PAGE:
North Carolina Gov. Roy Cooper has declared a state of emergency ahead of Hurricane Irma.
The National Hurricane Center is calling Irma “potentially catastrophic.” CNN reports one person was killed in St. Martin and another is dead in St. Barts due to Irma.
As of 5 p.m., the storm is still a Category 5 with sustained winds of 185 mph, with even higher winds in gusts. The 5 p.m. public advisory did not change much from what the National Hurricane Center issued at 2 p.m.
“To prepare for Hurricane Irma, I am declaring a state of emergency,” Cooper said. It will go into effect at 8 a.m. Thursday.
“The state is doing what we want the people of North Carolina to do and that is prepare for Hurricane Irma,” Cooper said.
The Center will released another advisory on Irma at 8 p.m.
“On the forecast track, the extremely dangerous core of Irma will move over portions of the Virgin Islands very soon, pass near or just north of Puerto Rico this afternoon or tonight, pass near or just north of the coast of the Dominican Republic Thursday, and be near the Turks and Caicos and southeastern Bahamas late Thursday,” the National Hurricane Center wrote.
Irma is the most powerful storm ever recorded in the Atlantic Ocean, National Hurricane Center said.
Four other storms have had winds that strong in the overall Atlantic region, but they have been in the Caribbean Sea or the Gulf of Mexico, where the usually warmer waters fuel tropical cyclones.
Hurricane Allen hit 190 mph in 1980, while 2005’s Wilma, 1988’s Gilbert and a 1935 great Florida Key storm all had 185 mph winds.
Experts say Irma’s strength is a result of unusually warm water for that part of the Atlantic.
“Some fluctuations in intensity are likely during the next day or two, but Irma is forecast to remain a
powerful category 4 or 5 hurricane during the next couple of days,” the National Hurricane Center wrote.
The latest track, issued at 11 a.m. Wednesday from the National Hurricane Center, indicates the storm will move past a number of Caribbean islands, passing along Cuba’s north coast. The track suggests it will be just off the tip of South Florida at 8 a.m. Sunday and could be along Florida’s Atlantic coast by 8 a.m. Monday. That track could point it toward Georgia and the Carolinas.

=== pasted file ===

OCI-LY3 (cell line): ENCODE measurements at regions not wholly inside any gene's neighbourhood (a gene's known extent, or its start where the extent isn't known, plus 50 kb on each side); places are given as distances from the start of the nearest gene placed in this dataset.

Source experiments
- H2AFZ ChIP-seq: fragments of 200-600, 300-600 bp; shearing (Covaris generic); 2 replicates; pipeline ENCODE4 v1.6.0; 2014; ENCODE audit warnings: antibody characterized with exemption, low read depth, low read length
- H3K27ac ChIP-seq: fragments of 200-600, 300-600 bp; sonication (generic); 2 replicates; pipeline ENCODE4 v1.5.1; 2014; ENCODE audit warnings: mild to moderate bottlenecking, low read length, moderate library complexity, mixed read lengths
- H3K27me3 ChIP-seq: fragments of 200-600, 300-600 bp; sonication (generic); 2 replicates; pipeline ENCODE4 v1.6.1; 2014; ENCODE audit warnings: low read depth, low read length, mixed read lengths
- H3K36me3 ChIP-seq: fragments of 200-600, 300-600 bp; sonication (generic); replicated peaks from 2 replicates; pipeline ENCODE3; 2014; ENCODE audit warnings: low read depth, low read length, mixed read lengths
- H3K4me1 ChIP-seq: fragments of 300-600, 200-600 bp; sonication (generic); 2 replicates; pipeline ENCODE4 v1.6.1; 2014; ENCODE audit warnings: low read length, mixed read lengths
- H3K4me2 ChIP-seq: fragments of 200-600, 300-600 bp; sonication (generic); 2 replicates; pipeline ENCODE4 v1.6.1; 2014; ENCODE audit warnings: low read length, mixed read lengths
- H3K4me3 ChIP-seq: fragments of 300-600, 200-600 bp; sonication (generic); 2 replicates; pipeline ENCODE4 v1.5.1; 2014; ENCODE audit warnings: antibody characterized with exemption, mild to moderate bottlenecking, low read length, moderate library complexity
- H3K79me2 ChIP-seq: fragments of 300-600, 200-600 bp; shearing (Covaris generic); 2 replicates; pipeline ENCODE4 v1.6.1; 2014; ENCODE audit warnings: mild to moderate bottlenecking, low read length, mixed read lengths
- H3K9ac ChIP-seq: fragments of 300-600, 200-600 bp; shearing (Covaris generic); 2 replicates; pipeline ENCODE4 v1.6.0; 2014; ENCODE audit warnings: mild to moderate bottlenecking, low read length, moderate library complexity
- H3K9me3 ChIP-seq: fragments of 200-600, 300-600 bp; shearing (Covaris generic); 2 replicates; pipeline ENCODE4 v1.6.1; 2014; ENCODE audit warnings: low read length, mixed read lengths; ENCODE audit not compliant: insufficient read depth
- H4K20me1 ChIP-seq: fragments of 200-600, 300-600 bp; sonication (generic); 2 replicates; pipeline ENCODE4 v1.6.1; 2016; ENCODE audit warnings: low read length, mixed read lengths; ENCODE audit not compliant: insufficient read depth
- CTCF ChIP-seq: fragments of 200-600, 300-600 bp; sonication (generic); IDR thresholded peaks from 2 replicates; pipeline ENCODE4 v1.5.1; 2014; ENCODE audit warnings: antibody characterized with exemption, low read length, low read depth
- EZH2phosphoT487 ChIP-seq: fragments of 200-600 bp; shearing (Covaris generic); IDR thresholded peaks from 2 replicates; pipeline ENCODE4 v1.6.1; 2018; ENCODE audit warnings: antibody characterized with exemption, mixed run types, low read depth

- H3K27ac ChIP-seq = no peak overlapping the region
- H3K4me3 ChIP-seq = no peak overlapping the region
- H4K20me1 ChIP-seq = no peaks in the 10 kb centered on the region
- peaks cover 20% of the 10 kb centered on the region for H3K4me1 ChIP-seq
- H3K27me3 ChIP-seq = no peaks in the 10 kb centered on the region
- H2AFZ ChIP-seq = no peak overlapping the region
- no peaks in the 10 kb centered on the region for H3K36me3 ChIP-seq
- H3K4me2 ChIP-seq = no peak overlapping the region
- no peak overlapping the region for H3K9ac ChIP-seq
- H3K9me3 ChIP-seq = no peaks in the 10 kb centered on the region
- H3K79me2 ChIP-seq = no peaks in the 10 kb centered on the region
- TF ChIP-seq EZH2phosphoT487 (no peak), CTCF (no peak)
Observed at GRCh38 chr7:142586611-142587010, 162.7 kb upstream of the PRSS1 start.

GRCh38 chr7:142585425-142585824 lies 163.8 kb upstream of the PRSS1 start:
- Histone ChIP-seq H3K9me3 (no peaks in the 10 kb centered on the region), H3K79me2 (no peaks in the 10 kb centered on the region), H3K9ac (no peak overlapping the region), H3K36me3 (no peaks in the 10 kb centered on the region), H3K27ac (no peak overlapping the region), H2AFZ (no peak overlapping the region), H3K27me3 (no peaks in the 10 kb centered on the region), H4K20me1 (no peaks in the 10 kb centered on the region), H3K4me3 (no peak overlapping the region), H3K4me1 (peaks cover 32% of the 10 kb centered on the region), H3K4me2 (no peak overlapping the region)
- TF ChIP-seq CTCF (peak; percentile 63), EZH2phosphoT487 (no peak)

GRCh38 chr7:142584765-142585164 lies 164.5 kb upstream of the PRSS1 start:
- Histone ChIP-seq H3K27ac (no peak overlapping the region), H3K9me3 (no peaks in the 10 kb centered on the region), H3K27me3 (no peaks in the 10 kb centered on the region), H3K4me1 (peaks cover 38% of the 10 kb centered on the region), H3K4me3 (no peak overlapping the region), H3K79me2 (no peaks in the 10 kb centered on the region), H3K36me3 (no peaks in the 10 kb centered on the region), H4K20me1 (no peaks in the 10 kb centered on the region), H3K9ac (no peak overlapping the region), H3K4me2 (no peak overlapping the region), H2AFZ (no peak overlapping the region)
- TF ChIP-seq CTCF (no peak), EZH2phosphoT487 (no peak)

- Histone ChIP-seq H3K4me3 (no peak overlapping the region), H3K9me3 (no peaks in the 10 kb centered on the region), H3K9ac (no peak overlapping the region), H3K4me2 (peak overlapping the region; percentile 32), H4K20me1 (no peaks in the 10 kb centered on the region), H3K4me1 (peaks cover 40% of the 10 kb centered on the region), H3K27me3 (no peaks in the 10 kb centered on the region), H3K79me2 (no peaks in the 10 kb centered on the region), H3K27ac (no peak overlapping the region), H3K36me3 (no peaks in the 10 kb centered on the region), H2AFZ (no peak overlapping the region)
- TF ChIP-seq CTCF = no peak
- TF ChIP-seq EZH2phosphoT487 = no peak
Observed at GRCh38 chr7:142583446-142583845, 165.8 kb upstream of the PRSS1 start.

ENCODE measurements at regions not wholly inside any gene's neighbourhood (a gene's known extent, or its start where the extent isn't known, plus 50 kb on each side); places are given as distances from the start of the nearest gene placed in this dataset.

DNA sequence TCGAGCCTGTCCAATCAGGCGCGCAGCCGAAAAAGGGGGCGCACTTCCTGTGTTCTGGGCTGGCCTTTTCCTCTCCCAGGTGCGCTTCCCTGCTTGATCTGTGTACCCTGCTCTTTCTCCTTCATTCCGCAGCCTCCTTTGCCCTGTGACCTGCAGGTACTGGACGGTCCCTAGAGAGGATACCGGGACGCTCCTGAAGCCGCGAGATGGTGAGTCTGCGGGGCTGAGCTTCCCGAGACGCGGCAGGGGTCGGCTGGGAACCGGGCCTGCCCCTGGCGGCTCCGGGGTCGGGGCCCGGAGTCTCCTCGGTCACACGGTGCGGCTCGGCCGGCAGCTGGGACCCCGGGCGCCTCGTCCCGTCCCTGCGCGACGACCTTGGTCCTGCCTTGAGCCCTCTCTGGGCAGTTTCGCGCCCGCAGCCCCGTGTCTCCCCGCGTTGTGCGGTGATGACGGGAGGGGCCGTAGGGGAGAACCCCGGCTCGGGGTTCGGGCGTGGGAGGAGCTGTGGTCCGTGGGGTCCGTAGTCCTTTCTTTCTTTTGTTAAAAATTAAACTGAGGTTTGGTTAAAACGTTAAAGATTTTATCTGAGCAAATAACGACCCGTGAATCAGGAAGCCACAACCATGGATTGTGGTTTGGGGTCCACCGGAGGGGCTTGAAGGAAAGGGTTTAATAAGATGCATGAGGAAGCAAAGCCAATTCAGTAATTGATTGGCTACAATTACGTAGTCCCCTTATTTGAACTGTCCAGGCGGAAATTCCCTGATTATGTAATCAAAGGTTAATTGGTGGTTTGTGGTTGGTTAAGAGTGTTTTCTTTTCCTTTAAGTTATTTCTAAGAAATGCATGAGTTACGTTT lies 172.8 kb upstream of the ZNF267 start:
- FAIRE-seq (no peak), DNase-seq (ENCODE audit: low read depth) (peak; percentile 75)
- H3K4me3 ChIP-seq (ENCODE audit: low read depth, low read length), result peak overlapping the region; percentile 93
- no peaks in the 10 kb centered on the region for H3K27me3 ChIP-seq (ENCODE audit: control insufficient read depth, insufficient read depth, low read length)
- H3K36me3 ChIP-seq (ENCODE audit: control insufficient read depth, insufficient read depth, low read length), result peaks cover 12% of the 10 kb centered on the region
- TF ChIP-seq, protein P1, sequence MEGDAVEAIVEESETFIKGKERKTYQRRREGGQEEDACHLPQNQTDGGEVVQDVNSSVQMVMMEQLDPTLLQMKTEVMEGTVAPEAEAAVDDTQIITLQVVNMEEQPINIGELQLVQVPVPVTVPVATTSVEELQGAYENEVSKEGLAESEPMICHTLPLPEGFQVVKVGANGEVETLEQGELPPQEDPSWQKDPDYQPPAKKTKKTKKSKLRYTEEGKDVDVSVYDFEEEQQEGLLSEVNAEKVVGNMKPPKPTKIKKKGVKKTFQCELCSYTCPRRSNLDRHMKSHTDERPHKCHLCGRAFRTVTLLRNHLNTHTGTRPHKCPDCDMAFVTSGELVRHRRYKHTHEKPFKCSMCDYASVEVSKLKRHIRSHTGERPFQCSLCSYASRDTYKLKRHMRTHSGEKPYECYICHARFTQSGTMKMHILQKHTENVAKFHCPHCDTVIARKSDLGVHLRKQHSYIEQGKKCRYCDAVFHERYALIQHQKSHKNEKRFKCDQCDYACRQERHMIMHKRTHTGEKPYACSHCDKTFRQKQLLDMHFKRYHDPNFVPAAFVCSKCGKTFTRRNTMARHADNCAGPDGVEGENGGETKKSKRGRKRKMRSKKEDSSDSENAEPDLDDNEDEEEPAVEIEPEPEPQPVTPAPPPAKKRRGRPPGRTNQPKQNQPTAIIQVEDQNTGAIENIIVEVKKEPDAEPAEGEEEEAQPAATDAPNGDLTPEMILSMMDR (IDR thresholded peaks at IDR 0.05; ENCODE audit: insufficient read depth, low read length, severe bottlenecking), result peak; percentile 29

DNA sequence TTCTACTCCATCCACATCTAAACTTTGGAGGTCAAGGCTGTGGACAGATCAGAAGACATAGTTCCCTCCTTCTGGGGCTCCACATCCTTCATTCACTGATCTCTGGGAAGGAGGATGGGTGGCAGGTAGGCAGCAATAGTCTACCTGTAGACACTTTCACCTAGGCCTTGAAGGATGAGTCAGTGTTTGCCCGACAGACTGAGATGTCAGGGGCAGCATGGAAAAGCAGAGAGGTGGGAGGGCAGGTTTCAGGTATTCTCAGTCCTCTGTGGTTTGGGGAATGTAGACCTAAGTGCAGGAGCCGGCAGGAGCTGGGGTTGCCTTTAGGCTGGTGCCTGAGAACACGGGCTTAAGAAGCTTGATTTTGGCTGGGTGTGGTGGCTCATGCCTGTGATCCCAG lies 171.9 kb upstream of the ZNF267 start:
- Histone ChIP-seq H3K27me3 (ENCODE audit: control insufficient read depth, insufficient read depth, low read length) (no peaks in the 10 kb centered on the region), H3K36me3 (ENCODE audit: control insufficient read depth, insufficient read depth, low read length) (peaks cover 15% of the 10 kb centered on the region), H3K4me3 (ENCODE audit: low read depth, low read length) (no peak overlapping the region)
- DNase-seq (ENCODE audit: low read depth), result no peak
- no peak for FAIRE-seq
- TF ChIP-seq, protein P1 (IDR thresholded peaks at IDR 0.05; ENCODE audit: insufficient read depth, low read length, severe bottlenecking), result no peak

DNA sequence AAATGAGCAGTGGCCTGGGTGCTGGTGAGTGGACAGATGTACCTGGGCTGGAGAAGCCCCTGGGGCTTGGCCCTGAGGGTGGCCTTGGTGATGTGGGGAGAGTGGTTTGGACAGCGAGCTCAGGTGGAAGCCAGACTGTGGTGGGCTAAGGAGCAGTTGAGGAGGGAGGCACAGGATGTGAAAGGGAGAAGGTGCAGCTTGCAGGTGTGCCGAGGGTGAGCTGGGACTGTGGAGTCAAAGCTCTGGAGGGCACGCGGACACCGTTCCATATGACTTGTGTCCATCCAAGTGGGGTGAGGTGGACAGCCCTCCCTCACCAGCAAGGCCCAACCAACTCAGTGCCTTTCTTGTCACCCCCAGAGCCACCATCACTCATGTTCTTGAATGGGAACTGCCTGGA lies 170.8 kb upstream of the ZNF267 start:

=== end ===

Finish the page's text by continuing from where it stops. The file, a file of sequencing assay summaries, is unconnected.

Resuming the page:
It is currently moving west-northwest at 16 mph. It is expected to hold that general heading for a couple of days.
Hurricane Warnings are in effect for Anguilla, Saba, St. Eustatius, Sint Maarten, Saint Martin, Saint Barthelemy, British Virgin Islands, the U.S. Virgin Islands, Puerto Rico, Vieques, Culebra, the Dominican Republic from Cabo Engano to the northern border with Haiti, Haiti from the northern border with the Dominican Republic to Le Mole St. Nicholas, the southeastern Bahamas and the Turks and Caicos Islands.
France sent emergency food and water rations to the French islands of Saint Martin and Saint Barthelemy, where Irma ripped off roofs and knocked out all electricity. While France received no immediate reports of casualties, the minister for French overseas territories, Annick Girardin, said: “We have a lot to fear for a certain number of our compatriots who unfortunately didn’t want to listen to the protection measures and go to more secure sites … We’re preparing for the worst.”
Dutch marines who flew to three Dutch islands hammered by Irma reported extensive damage but no deaths or injuries.
Dutch U.N. Ambassador Karel van Oosterom made the appeal during a General Assembly meeting Wednesday on protecting civilians in conflict. He said the eye of the hurricane passed right over Sint Maarten, one of four countries in the Kingdom of the Netherlands.
He said the hurricane earlier hit two special municipalities of the Netherlands located in the Caribbean Sea, Sint Eustatius and Saba.
Van Oosterom said “first information indicates that a lot of damage has been done but communication is still extremely difficult.”
He called for “compassion with the people in the region who are suffering right at this moment, to show solidarity, and to provide assistance where necessary.”